A funeral today, in the midst of the festive season, was not as sad as I had thought it might be. Celebrating the long and fully lived life of a dear friend and reminiscing about, as her son in law put it, the 'Margaretness of Margaret' was both moving, humorous and peaceful. The church was filled with Christmas evergreens and a young grandaughter played a haunting tune on the clarinet as the beautiful coffin, woven from wool and covered with flowers, was slowly taken from the church.
Passing the bedroom door this morning I glanced in and was struck by the dramatic arrangement of light and shadows which a shaft of watery wintry sunshine was creating..just had to stop what I was doing and fetch the camera....
Something familiar and taken for granted can be transformed into something that momentarily stops you in your tracks.
Magic. Makes you look with new eyes.
I keep thinking there is nothing left to pick in the garden, then I remembered the schizostylus and went out in the rain to pick a few, and found a cluster of rosebuds too.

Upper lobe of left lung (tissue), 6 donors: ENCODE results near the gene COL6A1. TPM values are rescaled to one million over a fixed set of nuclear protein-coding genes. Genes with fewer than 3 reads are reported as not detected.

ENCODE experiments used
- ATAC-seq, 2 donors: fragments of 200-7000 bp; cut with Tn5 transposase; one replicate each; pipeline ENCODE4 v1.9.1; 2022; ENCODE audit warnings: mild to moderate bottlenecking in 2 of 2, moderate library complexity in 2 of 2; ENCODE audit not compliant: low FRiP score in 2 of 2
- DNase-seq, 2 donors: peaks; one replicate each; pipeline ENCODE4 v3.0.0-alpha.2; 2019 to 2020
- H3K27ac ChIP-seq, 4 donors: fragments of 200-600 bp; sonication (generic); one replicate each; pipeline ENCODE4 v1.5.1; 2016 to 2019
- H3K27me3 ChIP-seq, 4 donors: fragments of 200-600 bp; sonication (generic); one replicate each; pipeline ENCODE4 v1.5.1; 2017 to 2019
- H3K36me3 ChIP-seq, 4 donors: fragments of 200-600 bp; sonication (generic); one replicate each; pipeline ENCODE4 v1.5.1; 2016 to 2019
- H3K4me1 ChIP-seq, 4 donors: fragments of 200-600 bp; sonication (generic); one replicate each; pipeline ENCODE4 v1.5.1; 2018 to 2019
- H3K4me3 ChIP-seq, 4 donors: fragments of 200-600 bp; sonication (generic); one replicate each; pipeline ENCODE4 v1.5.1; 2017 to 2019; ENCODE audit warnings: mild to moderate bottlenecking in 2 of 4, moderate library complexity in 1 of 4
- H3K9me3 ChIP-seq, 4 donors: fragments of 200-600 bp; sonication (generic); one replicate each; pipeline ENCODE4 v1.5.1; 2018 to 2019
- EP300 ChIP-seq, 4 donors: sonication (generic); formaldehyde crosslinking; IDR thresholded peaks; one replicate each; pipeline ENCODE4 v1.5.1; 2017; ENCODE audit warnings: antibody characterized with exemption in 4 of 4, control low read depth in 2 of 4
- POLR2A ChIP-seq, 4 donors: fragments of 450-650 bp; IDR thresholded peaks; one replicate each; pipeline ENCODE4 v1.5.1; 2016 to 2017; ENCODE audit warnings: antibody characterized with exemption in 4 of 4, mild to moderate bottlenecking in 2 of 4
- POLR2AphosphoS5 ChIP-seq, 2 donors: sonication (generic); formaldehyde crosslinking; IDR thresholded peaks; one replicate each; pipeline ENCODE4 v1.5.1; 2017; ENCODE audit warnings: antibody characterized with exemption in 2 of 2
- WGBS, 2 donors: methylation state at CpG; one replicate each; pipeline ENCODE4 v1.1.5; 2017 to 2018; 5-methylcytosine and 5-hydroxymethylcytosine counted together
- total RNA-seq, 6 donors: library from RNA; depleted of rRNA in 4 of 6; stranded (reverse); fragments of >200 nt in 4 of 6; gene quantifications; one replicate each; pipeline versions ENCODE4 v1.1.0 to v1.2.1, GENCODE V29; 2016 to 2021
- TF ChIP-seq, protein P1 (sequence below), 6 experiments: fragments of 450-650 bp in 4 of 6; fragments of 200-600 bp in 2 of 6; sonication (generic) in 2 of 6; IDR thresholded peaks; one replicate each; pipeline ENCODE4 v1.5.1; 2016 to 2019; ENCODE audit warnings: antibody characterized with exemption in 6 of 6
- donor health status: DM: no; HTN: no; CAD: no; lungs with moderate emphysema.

The rosebuds are quite marked by the rain, but the leaves are so perfect with their red central vein and evenly toothed edges touched with red...
Sarah, your name came out of the hat! Do send me your address and I'll post 'Getting Things Done' forthwith - hope it proves useful..
There's a sharp intake of breath each morning as I draw back the curtains - the rowan tree is so beautiful!
I've been having my morning cuppa at this window lately to make the most of it.
There is a tradition in Highland Scotland that the rowan tree brings luck (luckan rowan) and keeps evil at bay (particulary witches!) - this is my neighbour's tree, but I think it probably protects us too. It is sorbus sargentiana, a very handsome specimen.
(Shhh...today I looked at the box of wrapping paper and Christmas cards - just a quick look, and just so that I know what I have got, then back to the out-of-the-way cupboard....)